I'm sticking with TB 60.9.1 and will do so until forced to update because of need for a new feature that overrides my need for the addons I use with TB 60.9.1.

Let me put it like this. You know why I don't use Chrome and have stuck with Firefox? Because I find Chrome to be just so damn ugly to look at with its no color black and white, less is more design interface. Firefox with a few extensions just looks a hell of a lot better than Chrome. Without the extensions and ability to customize Firefox's appearance with CSS, I would be tempted to use Chrome which does seem to have a bit better performance. Firefox's performance is good enough for me as long as it isn't as butt ugly as Chrome. Same applies for Thunderbird.

kerft
 
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Post Posted December 28th, 2019, 8:03 am

Some Thunderbird users love their extensions. Some extensions do exist in the new versions, and more will come. In the interim, some users may use the old versions, hopefully with care regarding security flaws. An email client's use often makes security less of a concern than in a browser anyway.
But getting Thunderbird to work - at all - with the new XBL-free Gecko - was/is a big job for a small team. We should thank them for the great work they have and are doing, and donate.
Your points, although true, don't change the fact that Thunderbird can't practically get off of the Gecko train. And when you are on that train, the legacy extensions die / need significant work to port.

Interestingly, a lot of this does not apply to CSS theming. CSS theming appears to be going strong and may be a compromise or way for everyone or more people to be happy.

To throw a bit of praise to Mozilla instead of all for Thunderbird, this is a nice link that explains more about how XBL was removed from Firefox, how much of an accomplishment it was, and really how miraculous it was that it was even possible without throwing out all UI code and rewriting from scratch. https://briangrinstead.com/blog/firefox-webcomponents/ Also, they created Rust and it cannot be overstated how good it is. It is so good that even Chrome should be rewritten in Rust, along with everything else that requires good performance and security. (There are of course, many good memory safe garbage collecting languages that are great when performance doesn't matter).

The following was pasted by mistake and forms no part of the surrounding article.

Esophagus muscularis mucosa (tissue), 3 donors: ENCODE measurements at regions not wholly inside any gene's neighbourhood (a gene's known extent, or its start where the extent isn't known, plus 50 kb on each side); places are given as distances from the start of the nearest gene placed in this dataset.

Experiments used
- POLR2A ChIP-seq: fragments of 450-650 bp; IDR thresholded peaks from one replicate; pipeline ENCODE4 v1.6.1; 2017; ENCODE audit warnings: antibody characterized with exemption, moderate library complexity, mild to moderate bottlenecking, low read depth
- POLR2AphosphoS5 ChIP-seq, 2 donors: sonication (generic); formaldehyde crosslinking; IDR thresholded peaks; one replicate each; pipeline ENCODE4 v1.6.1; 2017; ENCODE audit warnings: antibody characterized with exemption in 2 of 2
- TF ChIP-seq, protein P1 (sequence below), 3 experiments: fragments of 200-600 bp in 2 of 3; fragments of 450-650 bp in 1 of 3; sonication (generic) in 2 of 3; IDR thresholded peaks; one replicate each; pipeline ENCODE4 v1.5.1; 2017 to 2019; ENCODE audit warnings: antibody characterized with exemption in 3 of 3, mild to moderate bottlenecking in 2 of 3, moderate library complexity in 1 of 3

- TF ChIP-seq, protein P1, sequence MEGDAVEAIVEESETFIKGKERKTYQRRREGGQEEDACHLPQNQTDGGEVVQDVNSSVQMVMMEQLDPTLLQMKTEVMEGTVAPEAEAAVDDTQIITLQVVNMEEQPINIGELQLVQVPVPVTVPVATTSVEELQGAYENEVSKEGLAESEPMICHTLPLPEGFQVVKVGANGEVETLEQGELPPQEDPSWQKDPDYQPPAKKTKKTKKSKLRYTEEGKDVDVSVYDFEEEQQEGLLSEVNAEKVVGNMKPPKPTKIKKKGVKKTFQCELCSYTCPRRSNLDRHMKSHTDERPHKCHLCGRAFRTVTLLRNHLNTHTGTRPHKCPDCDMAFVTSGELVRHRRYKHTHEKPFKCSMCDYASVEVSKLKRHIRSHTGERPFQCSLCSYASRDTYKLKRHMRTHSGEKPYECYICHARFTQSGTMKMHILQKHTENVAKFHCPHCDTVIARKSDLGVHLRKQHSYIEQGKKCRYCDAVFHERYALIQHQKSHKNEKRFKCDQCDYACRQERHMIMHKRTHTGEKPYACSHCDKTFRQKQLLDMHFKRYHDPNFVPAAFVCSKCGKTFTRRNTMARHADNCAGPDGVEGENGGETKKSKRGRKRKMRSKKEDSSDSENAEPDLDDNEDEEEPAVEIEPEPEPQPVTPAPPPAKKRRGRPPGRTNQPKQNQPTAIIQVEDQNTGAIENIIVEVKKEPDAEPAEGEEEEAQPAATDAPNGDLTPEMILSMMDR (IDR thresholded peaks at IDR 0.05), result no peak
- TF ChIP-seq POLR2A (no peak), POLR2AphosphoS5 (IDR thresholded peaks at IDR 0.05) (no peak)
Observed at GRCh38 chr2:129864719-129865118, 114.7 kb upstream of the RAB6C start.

Last thought - there is something great about Thunderbird even if it had no extensions, had the same interface as the 99%. Thunderbird is free, and open source. Some of the other clients - Outlook, and Apple Mail are only available at great expense. It costs $250 to get Outlook, the real ad-free version, if you don't buy the yearly subscription. And doesn't work well on Linux / requires Windows. Google mail has free options, but you would have to trust google. The main reason to use Firefox and Thunderbird for most is that "it isn't google" and they don't trust google.

JYLD
 
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Post Posted December 28th, 2019, 12:55 pm

There are other free email clients like eM Client. It has an interface that is as good or better than the 99%. But it isn't fully customizable as TB 60.9.1, but may become more customizable than TB 68+. Again, I will state that if TB should evolve to having just the same features and UI as the 99% then what the 99% use and applications like eM Client may be what people choose to use instead of Thunderbird.

tomdkat
 
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Post Posted December 28th, 2019, 1:25 pm